ACOG: How was the decision made to induce?

Liz: Since my blood pressure was going up and up, my ob-gyn told me to plan to be induced sometime between 36 and 38 weeks.

At 36 weeks, I went to the clinic on a Friday at the very end of August. She didn’t have my most recent lab tests back but she said I should plan to be induced the following week. That night I was having dinner with a friend and I got a call from my doctor. She said, “I took a look at your labs, and I think you need to have this baby tomorrow.”

The lab work showed my liver enzymes were not looking good and that was enough to push her to say, “No, we can't wait.”

ACOG: What was going through your mind at that point?

Liz: We hadn't finished the nursery yet. We were kind of freaking out about stupid things. And then it was like, okay, we're having a baby tomorrow! It was somewhat scary to be pushing that to happen so fast, but we were also like, oh my God, so exciting.

ACOG: How did labor go the next day?

Liz: It was pretty tough. They gave me the hormone that helps start labor, and I’m glad I had an epidural at some point. But I wasn't progressing after 27 hours. I got as far as 5 centimeters, and then my blood pressure kept getting worse.

That's when they said, “Okay, your health is declining quickly,” and we decided to do a cesarean. My son was born at 3:03 pm on Sunday. He was completely healthy at 36 weeks and didn’t need to go to the NICU [neonatal intensive care unit].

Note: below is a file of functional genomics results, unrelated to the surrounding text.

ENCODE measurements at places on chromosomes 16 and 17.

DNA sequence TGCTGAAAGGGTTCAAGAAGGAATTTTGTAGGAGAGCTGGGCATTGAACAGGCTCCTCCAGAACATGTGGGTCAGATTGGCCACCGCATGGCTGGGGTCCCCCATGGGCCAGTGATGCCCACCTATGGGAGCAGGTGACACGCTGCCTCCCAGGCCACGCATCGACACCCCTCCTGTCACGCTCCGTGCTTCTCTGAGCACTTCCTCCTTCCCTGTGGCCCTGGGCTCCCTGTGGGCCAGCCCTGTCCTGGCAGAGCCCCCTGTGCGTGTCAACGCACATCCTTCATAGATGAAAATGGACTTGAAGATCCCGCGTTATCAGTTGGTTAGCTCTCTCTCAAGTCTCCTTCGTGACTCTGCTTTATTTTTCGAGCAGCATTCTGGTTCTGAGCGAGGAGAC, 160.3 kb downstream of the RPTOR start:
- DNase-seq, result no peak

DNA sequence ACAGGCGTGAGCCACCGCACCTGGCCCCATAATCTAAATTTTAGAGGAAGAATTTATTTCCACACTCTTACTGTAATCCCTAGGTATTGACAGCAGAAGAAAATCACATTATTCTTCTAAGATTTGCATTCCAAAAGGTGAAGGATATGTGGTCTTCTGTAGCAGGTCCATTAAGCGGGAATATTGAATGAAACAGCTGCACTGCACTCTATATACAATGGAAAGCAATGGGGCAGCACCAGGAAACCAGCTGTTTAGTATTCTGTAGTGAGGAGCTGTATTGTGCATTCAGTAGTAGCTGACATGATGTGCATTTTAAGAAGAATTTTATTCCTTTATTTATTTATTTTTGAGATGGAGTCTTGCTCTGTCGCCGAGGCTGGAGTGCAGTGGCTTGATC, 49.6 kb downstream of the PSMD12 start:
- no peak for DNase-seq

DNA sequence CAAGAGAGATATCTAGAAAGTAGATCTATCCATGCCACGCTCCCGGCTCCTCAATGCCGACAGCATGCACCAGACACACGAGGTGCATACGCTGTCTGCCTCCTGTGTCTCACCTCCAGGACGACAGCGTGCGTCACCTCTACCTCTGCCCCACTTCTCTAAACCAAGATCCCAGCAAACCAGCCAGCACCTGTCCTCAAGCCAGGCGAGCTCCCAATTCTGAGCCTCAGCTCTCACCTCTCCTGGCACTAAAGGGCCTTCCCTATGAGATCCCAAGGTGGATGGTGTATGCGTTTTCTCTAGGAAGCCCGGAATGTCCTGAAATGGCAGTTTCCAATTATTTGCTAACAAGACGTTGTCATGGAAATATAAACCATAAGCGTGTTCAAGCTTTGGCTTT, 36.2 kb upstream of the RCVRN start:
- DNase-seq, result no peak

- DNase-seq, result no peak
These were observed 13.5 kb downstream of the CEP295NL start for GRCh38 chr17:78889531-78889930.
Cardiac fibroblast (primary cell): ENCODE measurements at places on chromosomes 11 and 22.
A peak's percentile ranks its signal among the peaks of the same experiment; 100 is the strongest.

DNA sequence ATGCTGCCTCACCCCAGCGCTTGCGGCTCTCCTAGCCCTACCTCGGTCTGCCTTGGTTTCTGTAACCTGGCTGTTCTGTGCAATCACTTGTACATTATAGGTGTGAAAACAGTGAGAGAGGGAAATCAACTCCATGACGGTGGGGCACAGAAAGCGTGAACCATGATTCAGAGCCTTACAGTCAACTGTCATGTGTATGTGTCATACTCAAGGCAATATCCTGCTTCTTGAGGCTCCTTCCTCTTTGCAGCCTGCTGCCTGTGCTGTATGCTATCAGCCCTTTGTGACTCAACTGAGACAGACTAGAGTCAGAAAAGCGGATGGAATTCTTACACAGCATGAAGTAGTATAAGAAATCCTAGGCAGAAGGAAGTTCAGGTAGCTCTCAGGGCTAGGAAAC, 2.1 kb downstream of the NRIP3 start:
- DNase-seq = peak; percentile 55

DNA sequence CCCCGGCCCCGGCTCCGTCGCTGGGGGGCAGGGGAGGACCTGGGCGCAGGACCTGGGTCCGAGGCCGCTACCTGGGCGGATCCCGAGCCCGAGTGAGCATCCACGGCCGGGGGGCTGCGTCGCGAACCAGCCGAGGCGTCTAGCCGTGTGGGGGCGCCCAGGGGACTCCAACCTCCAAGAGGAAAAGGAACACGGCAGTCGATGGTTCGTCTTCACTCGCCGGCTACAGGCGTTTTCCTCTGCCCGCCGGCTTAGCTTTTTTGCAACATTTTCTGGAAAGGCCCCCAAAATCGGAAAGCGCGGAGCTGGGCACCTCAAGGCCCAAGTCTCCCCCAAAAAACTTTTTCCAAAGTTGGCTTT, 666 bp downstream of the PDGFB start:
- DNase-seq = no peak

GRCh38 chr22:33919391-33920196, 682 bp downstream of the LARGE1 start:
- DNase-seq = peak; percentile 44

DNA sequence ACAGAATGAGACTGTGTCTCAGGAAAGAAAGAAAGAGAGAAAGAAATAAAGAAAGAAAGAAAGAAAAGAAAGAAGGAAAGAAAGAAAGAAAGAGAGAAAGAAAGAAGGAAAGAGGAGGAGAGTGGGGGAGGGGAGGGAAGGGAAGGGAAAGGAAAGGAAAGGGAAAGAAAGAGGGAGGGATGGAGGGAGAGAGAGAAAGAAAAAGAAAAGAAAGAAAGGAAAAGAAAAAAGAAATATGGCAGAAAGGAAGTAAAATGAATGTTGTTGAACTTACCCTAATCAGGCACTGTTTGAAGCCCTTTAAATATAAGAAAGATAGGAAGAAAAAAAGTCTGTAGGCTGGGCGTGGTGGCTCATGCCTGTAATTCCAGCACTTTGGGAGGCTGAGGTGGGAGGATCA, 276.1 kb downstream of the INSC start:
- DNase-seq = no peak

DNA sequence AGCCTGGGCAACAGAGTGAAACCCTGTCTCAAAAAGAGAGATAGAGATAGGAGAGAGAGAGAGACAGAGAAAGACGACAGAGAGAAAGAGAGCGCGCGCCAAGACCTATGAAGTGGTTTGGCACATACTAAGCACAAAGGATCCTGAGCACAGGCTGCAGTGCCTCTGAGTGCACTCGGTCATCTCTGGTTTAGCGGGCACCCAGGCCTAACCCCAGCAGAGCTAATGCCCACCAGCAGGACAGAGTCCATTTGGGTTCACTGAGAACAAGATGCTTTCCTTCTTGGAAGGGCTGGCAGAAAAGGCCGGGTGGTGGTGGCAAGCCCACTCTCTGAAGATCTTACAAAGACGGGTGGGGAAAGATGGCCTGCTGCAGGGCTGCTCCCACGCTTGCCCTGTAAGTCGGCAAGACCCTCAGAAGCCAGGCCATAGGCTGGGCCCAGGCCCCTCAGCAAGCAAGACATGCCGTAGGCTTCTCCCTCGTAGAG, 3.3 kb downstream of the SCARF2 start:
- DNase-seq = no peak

ACOG: Why do you think you and your baby came through it all so well?

Liz: First, the really great decision making to do the emergency cesarean was a factor. If we had waited longer, my health would have only declined more and that could have negatively impacted him.

Plus, I received great prenatal care. I also had a series of shots of a steroid they use if you’re going to deliver early. It pushes along the baby’s lung development. I think that also contributed to him being healthy.

ACOG: Looking back, was there anything about preeclampsia that surprised you?

Liz: I didn't realize that preeclampsia can continue to be an issue after pregnancy. So my ob-gyn was still heavily monitoring my blood pressure after the cesarean. She was adjusting my medications, and I had a bunch of outpatient follow-ups for blood pressure checks after I went home.

ACOG: How are you doing today?

Liz: I’m good. My blood pressure evened out, but I still take medication for it.

I know that if we decide to pursue another pregnancy, I would be at high risk for preeclampsia again. But there's not a whole lot I can do right now other than the usual stuff to be healthy. My primary care doctor has always been a big advocate of keeping up my exercise, keeping a healthy weight, and eating well to manage my blood pressure.

Published: October 2020

Last reviewed: September 2022

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This information is designed as an educational aid for the public. It offers current information and opinions related to women's health. It is not intended as a statement of the standard of care. It does not explain all of the proper treatments or methods of care. It is not a substitute for the advice of a physician. Read ACOG’s complete disclaimer.